The New Political Scenario in Nepal and in Afghanistan and The Fairy Tale of the “Good Taliban”
Two major events shaped the politcs and the regional equilibrium of Central and South Asia. The first one is the end of despotism in Nepal and the aim of his Prime Minister, the Maoist leader Pushpa Kamal Dahal, alias Prachanda (who assumed office on August 18, 2008), to transform the country into a pacific, democratic, prosperous and neutral buffer zone between India and China, a new “Switzerland of Asia”. A very challenging goal, considering that the new State of Nepal is still one of the poorest of the world and the 11 year long war has left behind several major problems, including a tremendous electric power shortage, and 22,000 ex-Maoist combatants to relocate in the national army or to employ in different occupations.
The other main event affecting Asia is the election of Barack Obama, and his new deal in the regional politics.
Nepal's landmark election on April 10, 2008 leading to the abolition of monarchy and formation of the Maoist-led government, was one of the most important historical events of Asia of the last 2 years. The country had some 105 years of Ranarchy (from 1846 until 1950-51), the period of absolute power by the hereditary prime ministers of the Rana family, who ruled in the name of the powerless Shah kings. The most lasting contribution of the revolution of 1951, the Jana Andolan, which ended the Ranarchy, was the restoration of the Shah supremacy and the beginning of the modernization of the country. It was necessary another armed rebellion, after many years of peaceful movements, and the powerful People’s Uprising, called Jana Andolan II, made by the Seven-Party Alliance (SPA) and the Maoists, in April 2006, to transform the Hindu kingdom into a republic.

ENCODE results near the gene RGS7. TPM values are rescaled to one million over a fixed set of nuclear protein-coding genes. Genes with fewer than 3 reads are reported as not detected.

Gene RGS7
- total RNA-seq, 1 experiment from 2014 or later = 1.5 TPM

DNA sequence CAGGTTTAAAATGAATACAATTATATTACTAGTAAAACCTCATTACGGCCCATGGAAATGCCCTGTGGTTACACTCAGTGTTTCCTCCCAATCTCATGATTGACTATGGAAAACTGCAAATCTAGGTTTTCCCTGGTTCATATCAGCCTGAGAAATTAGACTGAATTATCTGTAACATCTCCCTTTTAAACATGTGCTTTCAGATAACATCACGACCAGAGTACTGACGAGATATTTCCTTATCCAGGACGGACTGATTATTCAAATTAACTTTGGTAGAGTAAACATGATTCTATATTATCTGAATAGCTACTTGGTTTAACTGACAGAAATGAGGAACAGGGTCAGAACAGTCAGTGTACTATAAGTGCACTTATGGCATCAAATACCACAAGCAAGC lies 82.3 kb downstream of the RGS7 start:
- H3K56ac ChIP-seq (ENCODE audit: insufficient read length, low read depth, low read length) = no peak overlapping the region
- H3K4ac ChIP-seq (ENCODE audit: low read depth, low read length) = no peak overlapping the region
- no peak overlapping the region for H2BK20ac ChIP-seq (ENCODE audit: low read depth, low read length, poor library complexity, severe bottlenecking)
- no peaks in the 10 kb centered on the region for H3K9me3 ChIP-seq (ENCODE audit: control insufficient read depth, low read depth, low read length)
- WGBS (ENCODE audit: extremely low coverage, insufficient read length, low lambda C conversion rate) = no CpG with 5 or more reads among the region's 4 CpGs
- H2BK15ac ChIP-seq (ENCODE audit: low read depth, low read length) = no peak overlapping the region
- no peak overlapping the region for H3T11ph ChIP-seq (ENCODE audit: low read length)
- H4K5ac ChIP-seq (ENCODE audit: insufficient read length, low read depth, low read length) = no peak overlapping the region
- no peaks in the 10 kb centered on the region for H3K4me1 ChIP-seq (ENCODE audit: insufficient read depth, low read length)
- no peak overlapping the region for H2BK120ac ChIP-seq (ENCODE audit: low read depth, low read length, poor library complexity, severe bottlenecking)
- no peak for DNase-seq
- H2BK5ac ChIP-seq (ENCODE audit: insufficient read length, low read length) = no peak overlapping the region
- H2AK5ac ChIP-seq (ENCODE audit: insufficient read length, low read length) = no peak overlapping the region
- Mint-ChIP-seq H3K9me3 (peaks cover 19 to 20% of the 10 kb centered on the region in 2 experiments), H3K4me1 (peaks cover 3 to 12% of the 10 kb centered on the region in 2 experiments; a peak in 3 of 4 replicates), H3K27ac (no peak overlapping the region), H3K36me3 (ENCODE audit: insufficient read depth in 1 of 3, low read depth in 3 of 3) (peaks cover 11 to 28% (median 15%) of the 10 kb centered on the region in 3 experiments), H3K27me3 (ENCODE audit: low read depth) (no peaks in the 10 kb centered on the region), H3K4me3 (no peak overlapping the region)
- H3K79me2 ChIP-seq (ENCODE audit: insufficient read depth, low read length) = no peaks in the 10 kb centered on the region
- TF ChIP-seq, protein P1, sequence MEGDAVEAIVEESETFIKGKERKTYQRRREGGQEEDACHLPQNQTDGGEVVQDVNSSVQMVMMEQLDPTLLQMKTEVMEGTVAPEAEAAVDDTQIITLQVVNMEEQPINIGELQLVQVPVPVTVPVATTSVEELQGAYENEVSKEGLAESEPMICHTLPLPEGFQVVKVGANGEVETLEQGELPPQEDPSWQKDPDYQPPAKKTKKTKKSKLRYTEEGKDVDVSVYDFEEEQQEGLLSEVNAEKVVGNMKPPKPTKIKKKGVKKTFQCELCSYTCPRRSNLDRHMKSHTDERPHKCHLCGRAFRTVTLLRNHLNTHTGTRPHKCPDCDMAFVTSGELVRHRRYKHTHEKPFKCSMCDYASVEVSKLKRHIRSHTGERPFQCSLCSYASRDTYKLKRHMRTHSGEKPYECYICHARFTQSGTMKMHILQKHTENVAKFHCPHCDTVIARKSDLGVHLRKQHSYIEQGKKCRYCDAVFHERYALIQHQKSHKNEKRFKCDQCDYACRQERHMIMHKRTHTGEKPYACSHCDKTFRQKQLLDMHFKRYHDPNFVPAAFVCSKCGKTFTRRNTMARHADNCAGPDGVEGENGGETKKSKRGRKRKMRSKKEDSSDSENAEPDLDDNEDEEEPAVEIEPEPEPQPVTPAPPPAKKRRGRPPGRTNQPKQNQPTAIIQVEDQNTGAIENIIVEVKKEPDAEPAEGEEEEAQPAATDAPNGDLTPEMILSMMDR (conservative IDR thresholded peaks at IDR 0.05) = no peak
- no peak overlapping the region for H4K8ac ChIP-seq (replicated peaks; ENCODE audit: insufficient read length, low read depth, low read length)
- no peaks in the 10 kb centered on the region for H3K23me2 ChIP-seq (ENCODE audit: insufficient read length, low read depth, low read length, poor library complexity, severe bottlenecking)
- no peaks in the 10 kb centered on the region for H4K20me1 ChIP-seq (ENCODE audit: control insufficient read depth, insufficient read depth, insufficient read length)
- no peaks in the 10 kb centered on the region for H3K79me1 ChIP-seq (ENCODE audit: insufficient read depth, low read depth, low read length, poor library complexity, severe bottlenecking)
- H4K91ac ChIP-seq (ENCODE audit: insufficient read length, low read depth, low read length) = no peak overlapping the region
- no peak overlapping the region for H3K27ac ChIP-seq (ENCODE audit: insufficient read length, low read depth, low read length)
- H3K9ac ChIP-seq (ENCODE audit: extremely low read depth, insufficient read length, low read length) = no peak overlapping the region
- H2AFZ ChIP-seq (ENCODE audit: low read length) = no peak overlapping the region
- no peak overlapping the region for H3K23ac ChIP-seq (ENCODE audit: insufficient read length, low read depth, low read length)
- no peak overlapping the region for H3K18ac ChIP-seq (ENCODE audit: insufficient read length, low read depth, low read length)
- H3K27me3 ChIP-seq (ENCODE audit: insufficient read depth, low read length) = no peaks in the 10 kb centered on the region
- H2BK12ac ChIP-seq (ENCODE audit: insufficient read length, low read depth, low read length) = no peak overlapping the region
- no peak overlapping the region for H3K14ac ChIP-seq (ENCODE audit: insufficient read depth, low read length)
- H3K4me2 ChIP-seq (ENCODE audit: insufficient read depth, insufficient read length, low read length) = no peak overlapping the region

In the country election of the Constituent Assembly, to draft a new Constitution, the Communist Party of Nepal (Maoist) of the former guerrillas emerged as the single largest party with 220 seats out of a total 575 declared, followed by the country's oldest party Nepali Congress, which received 110 seats, while the Communist Party of Nepal (Unified Marxist-Leninist) obtained 107 seats. These were the three main parties. The Maoists joined mainstream politics after the 2006 peace deal with the interim government led by G. P. Koirala and took part in the April 2008 elections after months of deadlock with the government over poll procedures. After the hard struggle of groups and people marginalized since the very beginning of the nation such as tribals, women, Madhesi, Dalit, which feared to be neglected again, Nepal was declared a Federal Democratic Republic on May 28, 2008.
The dramatic change in the Nepal government has shaped its national politics forever and had bearings on its foreign ties, particularly with its giant neighbours, India and China. New Delhi, which was considered by the Maoist movement (before it became an institutional party) an enemy, has supported Nepal in the democratization process since the signing of the 12-point agreement between the SPA and the Maoists. China signed an Economic and Technological Cooperation Agreement with Nepal in 2003 and 2004. Thanks to it, on September 23, 2007 was signed an execution contract of optical fiber cable project from Kathmandu to Khasa, at the border of China, between China International Telecommunication Construction Corporation and Nepal Telecom. This link could be used as a transit point between India and China, ex Prime Minister Koirala said. With the completion of the 125-km optical information super- highway, the project helps Nepal link the rest of the world via China.